Governance of Tenure

Smallholder farmers in Mozambique and Tanzania on their experiences with Chinese investments in times of COVID-19

Increasing investment in agriculture is pivotal for achieving zero hunger (SDG1) and reducing poverty (SDG2). Around three quarters of the world's poor live in rural areas. In developing countries, the livelihood of most rural people derives from agriculture, especially smallholder farming families. By stimulating investments and innovation, inclusive growth can be fostered and this will help securing food and nutrition. Not only more investments are needed, but these investments should also be better by sustainably benefiting peoples' livelihoods, their environment and communities.

The perspectives of local communities and the smallholder farming families was examined through a series of interviews with farmers from communities located near the sites of Chinese investments in Mozambique (20 smallholder farming families, and 10 other stakeholders including public and private sector) and Tanzania (35 smallholder farming families, and 14 interviews with government officials and researchers). These farmers and their families have been farming for decades under customary tenure systems. Though the sample of interviewees is small, the answers of the farmers give an insight into the practical challenges they are facing, as well as showing the diversity of perspectives among smallholder farming families.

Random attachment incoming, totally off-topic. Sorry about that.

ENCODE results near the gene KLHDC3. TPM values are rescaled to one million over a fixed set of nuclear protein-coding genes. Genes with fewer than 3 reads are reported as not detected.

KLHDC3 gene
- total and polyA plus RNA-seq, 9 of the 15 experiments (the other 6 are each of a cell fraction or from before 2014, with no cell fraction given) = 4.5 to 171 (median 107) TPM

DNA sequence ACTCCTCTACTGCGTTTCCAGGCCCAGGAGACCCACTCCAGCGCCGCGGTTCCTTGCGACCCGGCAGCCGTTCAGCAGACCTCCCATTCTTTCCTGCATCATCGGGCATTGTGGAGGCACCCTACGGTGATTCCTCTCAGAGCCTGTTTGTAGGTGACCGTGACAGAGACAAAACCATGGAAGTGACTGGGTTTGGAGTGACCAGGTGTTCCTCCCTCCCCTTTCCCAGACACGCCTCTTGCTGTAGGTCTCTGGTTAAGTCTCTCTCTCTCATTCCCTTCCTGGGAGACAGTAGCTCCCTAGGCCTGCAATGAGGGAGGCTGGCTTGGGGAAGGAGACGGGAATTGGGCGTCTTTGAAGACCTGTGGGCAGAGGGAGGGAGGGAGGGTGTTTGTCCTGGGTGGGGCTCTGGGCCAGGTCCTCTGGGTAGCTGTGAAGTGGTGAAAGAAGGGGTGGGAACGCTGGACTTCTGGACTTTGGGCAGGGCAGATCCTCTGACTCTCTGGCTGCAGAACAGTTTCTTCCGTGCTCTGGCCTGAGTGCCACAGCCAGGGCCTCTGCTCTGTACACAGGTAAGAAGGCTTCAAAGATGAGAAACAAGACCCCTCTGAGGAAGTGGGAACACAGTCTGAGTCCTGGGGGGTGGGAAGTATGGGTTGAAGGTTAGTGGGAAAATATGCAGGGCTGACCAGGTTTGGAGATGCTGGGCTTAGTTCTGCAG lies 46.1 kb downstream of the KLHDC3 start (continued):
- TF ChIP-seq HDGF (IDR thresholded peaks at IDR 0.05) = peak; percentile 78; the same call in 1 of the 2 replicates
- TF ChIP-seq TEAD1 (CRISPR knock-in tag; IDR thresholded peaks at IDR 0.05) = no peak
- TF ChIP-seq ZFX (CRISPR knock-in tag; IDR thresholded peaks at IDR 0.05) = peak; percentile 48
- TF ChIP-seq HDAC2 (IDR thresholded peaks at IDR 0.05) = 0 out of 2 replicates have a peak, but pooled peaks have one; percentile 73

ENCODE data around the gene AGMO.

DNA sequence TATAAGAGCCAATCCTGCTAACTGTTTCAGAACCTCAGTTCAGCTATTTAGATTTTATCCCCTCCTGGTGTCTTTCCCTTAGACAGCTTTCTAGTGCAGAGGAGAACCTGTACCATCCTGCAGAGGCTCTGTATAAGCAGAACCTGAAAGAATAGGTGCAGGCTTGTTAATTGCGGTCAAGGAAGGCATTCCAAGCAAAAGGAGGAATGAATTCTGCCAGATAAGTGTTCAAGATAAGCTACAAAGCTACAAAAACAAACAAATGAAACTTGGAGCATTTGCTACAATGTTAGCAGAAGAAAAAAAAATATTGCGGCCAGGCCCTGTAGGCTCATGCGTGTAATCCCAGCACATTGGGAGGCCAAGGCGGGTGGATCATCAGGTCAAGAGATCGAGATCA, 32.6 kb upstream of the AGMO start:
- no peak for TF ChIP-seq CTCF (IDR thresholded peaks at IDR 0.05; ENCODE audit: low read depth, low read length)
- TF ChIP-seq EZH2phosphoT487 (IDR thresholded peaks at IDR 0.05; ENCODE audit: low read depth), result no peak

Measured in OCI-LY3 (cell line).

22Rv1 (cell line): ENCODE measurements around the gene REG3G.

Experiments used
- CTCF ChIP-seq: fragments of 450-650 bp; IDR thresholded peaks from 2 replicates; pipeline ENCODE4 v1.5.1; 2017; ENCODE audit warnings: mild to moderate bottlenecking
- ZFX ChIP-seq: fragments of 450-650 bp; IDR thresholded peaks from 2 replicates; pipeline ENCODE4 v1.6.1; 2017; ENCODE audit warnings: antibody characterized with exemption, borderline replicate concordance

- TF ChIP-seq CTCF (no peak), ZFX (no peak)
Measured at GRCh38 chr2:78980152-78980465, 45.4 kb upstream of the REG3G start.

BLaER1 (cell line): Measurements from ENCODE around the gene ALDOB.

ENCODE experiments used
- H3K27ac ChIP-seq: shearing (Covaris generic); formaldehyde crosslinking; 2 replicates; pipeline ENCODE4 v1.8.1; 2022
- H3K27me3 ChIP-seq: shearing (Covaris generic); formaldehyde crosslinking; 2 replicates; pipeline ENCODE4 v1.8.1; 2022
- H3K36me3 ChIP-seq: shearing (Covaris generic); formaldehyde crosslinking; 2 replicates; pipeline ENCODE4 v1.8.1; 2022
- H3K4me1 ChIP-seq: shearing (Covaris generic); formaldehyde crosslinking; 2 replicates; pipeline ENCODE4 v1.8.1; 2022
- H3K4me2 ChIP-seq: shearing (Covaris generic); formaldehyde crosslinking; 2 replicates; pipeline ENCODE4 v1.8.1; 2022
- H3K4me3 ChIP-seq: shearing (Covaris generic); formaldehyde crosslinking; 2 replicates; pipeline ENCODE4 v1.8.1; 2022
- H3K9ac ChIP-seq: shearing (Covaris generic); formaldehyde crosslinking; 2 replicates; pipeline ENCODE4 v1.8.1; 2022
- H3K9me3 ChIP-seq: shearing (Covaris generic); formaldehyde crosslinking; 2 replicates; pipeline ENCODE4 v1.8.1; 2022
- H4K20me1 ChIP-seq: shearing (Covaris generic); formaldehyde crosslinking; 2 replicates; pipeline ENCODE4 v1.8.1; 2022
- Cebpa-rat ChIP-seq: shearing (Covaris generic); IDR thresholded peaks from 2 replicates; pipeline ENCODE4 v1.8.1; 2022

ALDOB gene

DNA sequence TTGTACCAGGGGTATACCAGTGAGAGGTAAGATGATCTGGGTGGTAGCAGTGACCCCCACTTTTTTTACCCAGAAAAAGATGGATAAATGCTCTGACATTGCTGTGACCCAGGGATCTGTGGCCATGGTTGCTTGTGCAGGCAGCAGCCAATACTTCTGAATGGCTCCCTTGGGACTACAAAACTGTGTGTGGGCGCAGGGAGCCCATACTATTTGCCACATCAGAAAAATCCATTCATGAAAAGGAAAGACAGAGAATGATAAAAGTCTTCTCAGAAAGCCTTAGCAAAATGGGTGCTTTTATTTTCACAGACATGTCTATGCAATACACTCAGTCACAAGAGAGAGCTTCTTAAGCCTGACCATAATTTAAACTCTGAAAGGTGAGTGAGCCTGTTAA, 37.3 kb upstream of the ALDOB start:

Contract farming is viewed as a means that does not involve any transfer of tenure rights. This means that smallholder farmers can be contracted to produce on their land for an investor without losing their land. Though this may safeguard their tenure rights, the obligations in the contract with the investor may lead to unfavourable consequences, especially in times of COVID-19. One smallholder producer in Mozambique, who is producing rice for a Chinese investor explained:

We work for six months. Our wages come at the end of the season (after six months). We have to take care of the rice. The company harvests using machines and then measures the kilograms we produced. Our wage is determined by the kilograms  we produced.

Another interviewee explained:

We are busy during six months taking care of rice, but then in the end we earn USD 274 or less than that. It is very difficult to subsist.

According to the farmers, the rice production is complicated because it requires specific attention involving sometimes work from sunrise to sunset in the field. This impedes the farmers doing other economic, political and/or social activities.

Employment opportunities for these smallholder producers are scarce. With no alternatives at hand, they continue to work the land to grow rice for the investor. To enhance their relationship with the Chinese investor, the smallholder farmers requested the government to sit down with the company to discuss how the contract farming conditions could be improved. They are asking the government because it has allowed the investor to acquire a DUAT, i.e. the Direito de Uso e Aproveitamento da Terra that provides the legal right in Mozambique to use and enjoy the land. Although several smallholder producers under contract arrangements have reservations concerning the contract farming model, others are pleased with the earned income that enabled them to step out from the poverty line. One smallholder producer explained: